NFL Draft Day 2 Recap: Draft Grades and Fantasy Analysis

NFL Draft Day 2 Recap: Draft Grades and Fantasy Analysis

This article is part of our NFL Draft series.

Fantasy Football Rookie Rankings: Day 2 Reactions from the NFL Draft

15 different skill-position players went off the board on Day 2. Four different trades took place within the first 10 picks, multiple of which impacted rookie receivers. Notably no quarterbacks were selected Friday, and only one running back ended up going in the first 64 picks. And while the overall number of skill players was down, most of the landing spots ended up being very intriguing. I have you covered on all the action that took place during an electric Day 2 of the 2024 NFL Draft

Running Back

Jonathon Brooks 46th overall, Carolina Panthers

Brooks was always the odds-on favorite to be the first running back off the board, but Carolina as a destination is somewhat shocking. While Miles Sanders woefully, and perhaps predictably, underperformed after signing a four-year, $25.4 million deal last offseason with the Panthers, it's hard to put the onus squarely on the shoulders of the veteran given the offense's inability to threaten seemingly any part of the field from a passing perspective.

The desperate thirst from zero-RB fantasy pundits have probably inflated the perception of Brooks too much (i.e. comparisons to alumni legend Jamaal Charles), but the soon-to-be 21-year-old was electric in his lone opportunity as a starter last season with Texas, showcasing his fleet feet and nimble athleticism before tearing his ACL in November. That the Panthers backfield already comes well equipped with quality, yet unassuming options in Sanders and Chuba Hubbard should afford Brooks plenty of time to rehab said knee injury and give a perfect runaway for the first, and only, running back selected in the second round of the 2024 NFL Draft to carve out a starting spot in due time.

Trey Benson 66th overall, Arizona Cardinals

The Cardinals may have found their heir apparent at RB. With three-year starter James Conner entering his age-29 season and also the final year of his three-year extension signed back in 2022, Benson arguably couldn't have landed in better fantasy spot. 

At 6-foot, 216 pounds, Benson has the frame to be a three-down ballcarrier, but he was also a clearly explosive back during his time at FSU tallying multiple 80-plus yard touchdowns in his collegiate career. The testing numbers seemed to also confirm Benson's tape-popping athleticism (4.39 40-yard dash) and that he's a capable pass catcher to boot (33-371 across two seasons) just solidifies the soon-to-be 22-year-old as a key offensive piece for an intriguing Arizona offense in the years to come.  

Blake Corum 83rd overall, Los Angeles Rams

After a storied collegiate career, Corum was widely presumed to be the first running back taken in what was projected to be a weak class of backs. A 4.53 40-yard dash at 5-foot-8, 205 pounds completely wiped away those dreams at the Combine, to the point that some believed the Michigan star could fall out of the Day 2 range entirely.

The Rams notably got a lot out of another Combine disappoint in Kyren Williams last season, and Corum does pair well with the former Notre Dame product. Williams' slight frame (5-foot-9, 194 pounds) was always going to limit his upside as a yearly three-down option, and while Corum is of similar height, he's easily a more proven ballcarrier between the tackles. People will point to the draft capital invested in Corum and lack thereof in Williams as if it matters, but I doubt head coach Sean McVay will want to put the proverbial genie back in the bottle after Williams propelled the offense to such a degree last season. While the marriage between the two backs might be annoying from a fantasy perspective, each will have plenty of real-life utility in 2024.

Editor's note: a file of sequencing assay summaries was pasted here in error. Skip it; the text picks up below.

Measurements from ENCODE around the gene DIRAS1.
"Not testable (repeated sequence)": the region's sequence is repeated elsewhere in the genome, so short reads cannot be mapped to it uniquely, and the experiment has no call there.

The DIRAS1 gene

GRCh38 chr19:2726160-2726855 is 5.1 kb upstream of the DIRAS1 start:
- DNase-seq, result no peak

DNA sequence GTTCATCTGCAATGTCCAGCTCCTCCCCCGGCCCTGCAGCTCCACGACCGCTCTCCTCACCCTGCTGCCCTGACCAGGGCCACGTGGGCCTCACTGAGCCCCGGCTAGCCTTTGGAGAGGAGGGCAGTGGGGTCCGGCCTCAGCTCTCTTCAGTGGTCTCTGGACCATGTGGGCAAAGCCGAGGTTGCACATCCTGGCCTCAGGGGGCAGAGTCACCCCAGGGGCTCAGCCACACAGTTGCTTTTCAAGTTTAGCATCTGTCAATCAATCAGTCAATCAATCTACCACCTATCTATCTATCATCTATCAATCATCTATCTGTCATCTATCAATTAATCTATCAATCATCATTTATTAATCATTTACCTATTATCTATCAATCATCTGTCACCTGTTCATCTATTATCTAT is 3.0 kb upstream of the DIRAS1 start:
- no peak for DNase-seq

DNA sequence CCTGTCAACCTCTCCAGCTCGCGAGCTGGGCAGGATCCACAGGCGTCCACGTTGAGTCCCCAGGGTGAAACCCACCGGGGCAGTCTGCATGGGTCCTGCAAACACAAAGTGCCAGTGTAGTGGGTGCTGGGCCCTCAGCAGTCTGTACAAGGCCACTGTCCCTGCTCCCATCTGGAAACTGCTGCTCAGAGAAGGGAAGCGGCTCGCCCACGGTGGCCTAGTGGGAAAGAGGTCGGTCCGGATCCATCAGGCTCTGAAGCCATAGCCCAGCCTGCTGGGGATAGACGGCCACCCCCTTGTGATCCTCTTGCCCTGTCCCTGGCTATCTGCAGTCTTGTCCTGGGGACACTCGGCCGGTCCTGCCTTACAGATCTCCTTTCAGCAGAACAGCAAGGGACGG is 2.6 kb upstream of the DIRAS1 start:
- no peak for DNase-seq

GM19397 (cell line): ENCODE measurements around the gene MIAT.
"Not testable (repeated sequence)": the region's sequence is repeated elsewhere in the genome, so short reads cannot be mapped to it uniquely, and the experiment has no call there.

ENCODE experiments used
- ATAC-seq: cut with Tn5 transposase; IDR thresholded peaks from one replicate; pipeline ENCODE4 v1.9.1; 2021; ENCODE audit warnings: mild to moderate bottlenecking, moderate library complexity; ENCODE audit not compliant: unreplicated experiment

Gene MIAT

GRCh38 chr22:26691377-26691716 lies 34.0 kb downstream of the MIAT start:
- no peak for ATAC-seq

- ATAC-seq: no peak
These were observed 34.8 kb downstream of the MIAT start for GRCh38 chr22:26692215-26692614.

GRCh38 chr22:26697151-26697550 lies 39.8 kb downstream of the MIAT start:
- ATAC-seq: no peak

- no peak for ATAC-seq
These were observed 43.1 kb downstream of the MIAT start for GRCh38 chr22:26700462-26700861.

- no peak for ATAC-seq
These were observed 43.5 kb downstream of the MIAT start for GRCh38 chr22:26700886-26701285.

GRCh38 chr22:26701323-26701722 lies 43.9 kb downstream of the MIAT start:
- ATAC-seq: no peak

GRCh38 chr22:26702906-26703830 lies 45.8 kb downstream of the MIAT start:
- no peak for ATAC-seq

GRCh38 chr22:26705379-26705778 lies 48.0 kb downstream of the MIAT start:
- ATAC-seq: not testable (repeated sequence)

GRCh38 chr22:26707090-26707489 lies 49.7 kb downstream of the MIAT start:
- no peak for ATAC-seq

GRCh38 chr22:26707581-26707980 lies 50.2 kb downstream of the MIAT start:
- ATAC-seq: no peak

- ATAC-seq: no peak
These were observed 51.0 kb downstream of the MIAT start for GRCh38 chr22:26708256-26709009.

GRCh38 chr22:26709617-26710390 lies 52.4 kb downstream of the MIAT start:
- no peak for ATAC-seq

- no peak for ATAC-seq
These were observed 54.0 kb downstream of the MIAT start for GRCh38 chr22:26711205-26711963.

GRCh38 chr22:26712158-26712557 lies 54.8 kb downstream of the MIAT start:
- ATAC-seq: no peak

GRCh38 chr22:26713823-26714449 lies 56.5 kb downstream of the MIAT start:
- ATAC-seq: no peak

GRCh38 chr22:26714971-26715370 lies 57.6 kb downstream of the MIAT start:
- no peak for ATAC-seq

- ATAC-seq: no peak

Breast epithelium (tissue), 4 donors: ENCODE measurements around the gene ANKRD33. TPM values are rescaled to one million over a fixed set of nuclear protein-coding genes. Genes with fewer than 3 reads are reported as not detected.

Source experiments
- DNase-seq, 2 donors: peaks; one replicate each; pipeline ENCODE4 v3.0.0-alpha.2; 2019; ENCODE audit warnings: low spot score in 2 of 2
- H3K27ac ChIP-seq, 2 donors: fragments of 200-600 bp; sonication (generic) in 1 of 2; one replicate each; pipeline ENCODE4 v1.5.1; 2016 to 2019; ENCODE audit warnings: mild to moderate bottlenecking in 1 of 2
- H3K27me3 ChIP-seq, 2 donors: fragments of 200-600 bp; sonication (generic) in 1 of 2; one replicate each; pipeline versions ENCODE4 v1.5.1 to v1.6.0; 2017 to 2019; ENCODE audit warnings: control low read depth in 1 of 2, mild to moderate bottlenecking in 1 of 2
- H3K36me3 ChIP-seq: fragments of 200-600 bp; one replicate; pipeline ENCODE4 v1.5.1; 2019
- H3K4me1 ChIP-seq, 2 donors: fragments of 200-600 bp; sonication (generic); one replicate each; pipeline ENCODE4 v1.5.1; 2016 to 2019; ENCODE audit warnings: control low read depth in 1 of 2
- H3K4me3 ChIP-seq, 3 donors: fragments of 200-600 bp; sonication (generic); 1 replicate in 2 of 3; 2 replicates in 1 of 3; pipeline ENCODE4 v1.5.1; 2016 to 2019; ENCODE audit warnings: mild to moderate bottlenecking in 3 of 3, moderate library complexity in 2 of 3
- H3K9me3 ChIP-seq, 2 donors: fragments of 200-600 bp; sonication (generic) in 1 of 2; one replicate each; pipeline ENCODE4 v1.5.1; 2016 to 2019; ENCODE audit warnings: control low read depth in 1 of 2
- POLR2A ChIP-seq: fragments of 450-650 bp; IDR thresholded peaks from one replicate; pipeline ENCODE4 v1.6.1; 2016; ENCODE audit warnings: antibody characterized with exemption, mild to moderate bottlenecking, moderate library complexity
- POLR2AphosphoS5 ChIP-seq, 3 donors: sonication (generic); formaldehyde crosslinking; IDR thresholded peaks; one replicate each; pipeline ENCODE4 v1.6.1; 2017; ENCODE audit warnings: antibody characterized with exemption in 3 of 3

MarShawn Lloyd 88th overall, Green Bay Packers

Everyone's favorite longshot to be the first running back taken off the board, the Packers took Lloyd ahead of some other specialist options like Jaylen Wright and Isaac Guerendo to complement offseason signing Josh Jacobs.

Lloyd's fumbling problems are well documented at this point, but provided that's corrected I could easily see the USC product pushing out AJ Dillon for prominent snaps. The beyond toolsy running back might suffer from a pass protection standpoint, a role that Dillon has improved on over the years and will likely give some comfort to head coach Matt LaFleur, but that's about the only advantage Dillon has over the rookie runner. With Jacobs around and operating as a possible three-down workhorse, Lloyd's fantasy value will be capped regardless of his ability to overtake Dillon on the depth chart.

Wide Receiver

Keon Coleman 33rd overall, Buffalo Bills

The Bills traded back twice in the first round of the 2024 NFL Draft and in the process saw three different wide receivers go off the board during that stretch. Given the Panthers traded up with Buffalo one spot to cap off Thursday, thus getting fifth-year eligibility on Xavier Legette, it's clear the team didn't value the late-blooming South Carolina prospect, who would have been a natural replacement for the offseason loss of Gabe Davis.